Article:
Best practices for non-fiction book trailers main image

Non-Fiction Book Trailer Best Practices

Producing a non-fiction book trailer for your book could be one of the most important series of decisions you make toward selling more copies of your book. I use the word “series” because a book trailer requires several decisions throughout the process, including:

  1. Will you actually take the plunge and go through the steps to produce a book trailer or will you decide to get by without one?
  2. Will you produce the video yourself or are you willing to invest in someone else to develop a higher quality book promo video for you?
  3. What is the difference between a good non-fiction book trailer that will improve sales versus a poor one that will reduce sales?
  4. What specific components should you include in your book trailer?
  5. What will you do with the book trailer once you have one?

Our aim with this post is to help you answer all of those questions for yourself as well as use this list of best practices when you get to the planning stage of your book trailer.

What is a Non-Fiction Book Trailer?

A book trailer is just like a movie trailer. It’s a quick glimpse into the what the book is about, the author the book was written by, and…most importantly…the reasons (benefits) why a person should buy the book. No real limit exists as to how long a book trailer can be, but, as with any video, shorter is usually better.

How Does a Book Trailer Help with Book Sales?

We live in a visual world. People buy (or take other actions online) based on visual appeal. Video is best. Photos are good. Illustrations are helpful. Text is used to reinforce what people see in imagery. Words alone to sell books would not get you very far. That’s why every book has a book cover; to supply visual appeal.

Your book trailer is your opportunity to inspire potential readers to take a next step with you by purchasing your book. Therefore, if you read nothing else in this post, know this about book trailers:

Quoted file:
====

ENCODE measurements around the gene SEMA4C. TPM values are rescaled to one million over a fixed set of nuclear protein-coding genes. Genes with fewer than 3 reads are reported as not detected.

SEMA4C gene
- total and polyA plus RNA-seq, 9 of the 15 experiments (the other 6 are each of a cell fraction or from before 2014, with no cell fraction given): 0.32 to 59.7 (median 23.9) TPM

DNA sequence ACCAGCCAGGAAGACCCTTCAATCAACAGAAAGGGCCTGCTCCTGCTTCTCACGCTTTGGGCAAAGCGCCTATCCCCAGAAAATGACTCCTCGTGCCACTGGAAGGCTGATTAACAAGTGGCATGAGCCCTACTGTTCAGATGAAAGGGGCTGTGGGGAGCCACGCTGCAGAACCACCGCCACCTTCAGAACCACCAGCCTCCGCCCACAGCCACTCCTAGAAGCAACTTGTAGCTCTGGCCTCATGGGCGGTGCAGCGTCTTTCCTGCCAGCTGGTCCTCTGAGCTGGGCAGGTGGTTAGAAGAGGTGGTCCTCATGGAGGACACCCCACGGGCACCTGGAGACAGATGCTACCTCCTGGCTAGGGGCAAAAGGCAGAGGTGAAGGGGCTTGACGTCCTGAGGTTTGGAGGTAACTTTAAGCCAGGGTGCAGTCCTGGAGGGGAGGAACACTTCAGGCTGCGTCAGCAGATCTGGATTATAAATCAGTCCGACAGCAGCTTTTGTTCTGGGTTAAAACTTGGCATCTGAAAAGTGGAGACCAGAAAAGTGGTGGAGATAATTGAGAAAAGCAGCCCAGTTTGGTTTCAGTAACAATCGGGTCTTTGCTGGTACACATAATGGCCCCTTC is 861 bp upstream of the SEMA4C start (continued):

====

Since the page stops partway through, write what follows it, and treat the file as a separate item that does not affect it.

***Your core book trailer development strategy should be to demonstrate the potential transition a person might go through if readers take action with the contents of your book. ***

The first step is to watch this video as a non-fiction book trailer example that I’ll be referring to throughout this post:

Step 1: Decide When to Create Your Book Trailer

Ideally, your book trailer should be produced before you release your book to the public. But, even if your book is in post-launch, and you want to
sell more books, a book trailer is a worthy investment. This book trailer was produced an entire year after Lions Always Win was released. We will be using it to re-ignite awareness of the book.

Step 2: Gather All of the Pieces and Parts to Include in the Book Trailer

Here is a list of the components you’ll need for your non-fiction book trailer:

  • 3D Book Cover and/or a Printed Version of the Book
  • Location for Shooting the Footage in a Controlled Environment
  • Good Lighting
  • Microphone
  • Video Recording Device
  • Audio and Video Editing Capability
  • Script of What Will be Said in the Video
  • Graphics
  • Photos and/or Videos You are Authorized to Use
  • Background Music You are Authorized to Use
  • Testimonials
  • Production Engineer to Put it All Together
  • YouTube Channel
  • Someone to Upload the Video to YouTube and Optimize the Listing